Welcome to this exclusive interview with Julie Laurent, one of the heads of the Data Scientist department at Carenity, a global CRO with a unique approach to Online Patient-Centered Outcomes Research. Carenity stands at the forefront of connecting with patients worldwide, offering direct access to invaluable insights into patient experiences and preferences in real-world settings.

As a digital CRO, Carenity pioneers in leveraging advanced data science techniques to engage patients and conduct groundbreaking Patient-Centered Outcomes Research. Today, we have the privilege of exploring the technical expertise of Carenity’s Data Science team thanks to the insights of Julie Laurent.

In this interview, we will explore the innovative culture within the data science team, adopting cutting-edge tools and methodologies, envisioning the future of data science at Carenity, and the meticulous approach to project planning and execution. Additionally, we’ll gain valuable perspectives on adapting to business needs, measuring project success through metrics, and their unique utilization of methodologies like Discrete Choice Experiments (DCE) in patient-centered studies.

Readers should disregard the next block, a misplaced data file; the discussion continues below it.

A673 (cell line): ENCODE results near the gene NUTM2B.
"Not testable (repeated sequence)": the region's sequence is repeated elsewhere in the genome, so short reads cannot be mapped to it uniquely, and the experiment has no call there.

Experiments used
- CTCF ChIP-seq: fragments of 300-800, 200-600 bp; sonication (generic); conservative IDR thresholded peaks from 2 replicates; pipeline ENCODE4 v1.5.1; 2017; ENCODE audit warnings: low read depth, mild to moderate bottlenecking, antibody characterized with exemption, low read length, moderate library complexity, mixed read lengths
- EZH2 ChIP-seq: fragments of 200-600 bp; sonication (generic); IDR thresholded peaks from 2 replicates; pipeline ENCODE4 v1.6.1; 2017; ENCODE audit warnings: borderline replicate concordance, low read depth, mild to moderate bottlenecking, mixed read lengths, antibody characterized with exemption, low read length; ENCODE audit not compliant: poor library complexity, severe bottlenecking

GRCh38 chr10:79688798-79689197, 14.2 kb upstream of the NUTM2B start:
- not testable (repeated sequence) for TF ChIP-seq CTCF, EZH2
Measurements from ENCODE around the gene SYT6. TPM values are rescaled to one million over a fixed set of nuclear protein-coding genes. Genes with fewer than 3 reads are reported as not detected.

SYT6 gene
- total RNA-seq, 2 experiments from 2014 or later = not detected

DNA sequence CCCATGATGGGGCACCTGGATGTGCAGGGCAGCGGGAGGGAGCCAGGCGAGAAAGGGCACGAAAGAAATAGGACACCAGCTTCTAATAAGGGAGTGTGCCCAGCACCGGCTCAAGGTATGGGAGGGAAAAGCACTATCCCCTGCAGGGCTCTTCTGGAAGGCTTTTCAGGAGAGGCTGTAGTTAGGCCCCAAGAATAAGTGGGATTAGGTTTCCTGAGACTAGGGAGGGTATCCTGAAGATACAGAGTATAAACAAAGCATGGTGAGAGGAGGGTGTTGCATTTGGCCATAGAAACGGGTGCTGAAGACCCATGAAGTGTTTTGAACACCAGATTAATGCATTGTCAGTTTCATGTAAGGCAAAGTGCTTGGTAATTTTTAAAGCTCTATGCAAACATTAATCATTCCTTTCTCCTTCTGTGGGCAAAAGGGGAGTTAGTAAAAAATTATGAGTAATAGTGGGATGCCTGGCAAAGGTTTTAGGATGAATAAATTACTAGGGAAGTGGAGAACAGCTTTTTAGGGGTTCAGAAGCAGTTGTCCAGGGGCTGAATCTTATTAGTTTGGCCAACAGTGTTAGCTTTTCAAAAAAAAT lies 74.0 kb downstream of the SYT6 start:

Join me as we uncover the strategic vision and technical prowess driving Carenity’s data science endeavors.

GT: How do you foster a collaborative and innovative culture within your data science team?

JL: All members of the data science team are involved at some stage in handling and processing the data, from designing the survey to carrying out the statistical analysis. This ensures collaboration between team members, because we all know that each step is a building block towards the successful delivery of a high-quality study.

Innovation is encouraged long before that. We want Carenity to be a major player in the field of Real-World Evidence, and this means leading innovative projects and positioning ourselves as experts in patient-centered outcomes. We always want to provide the best solution to meet our clients’ objectives. This leads us to think collaboratively to propose the best methodology.

GT: Can you describe your approach to adopting new tools or methodologies within your department?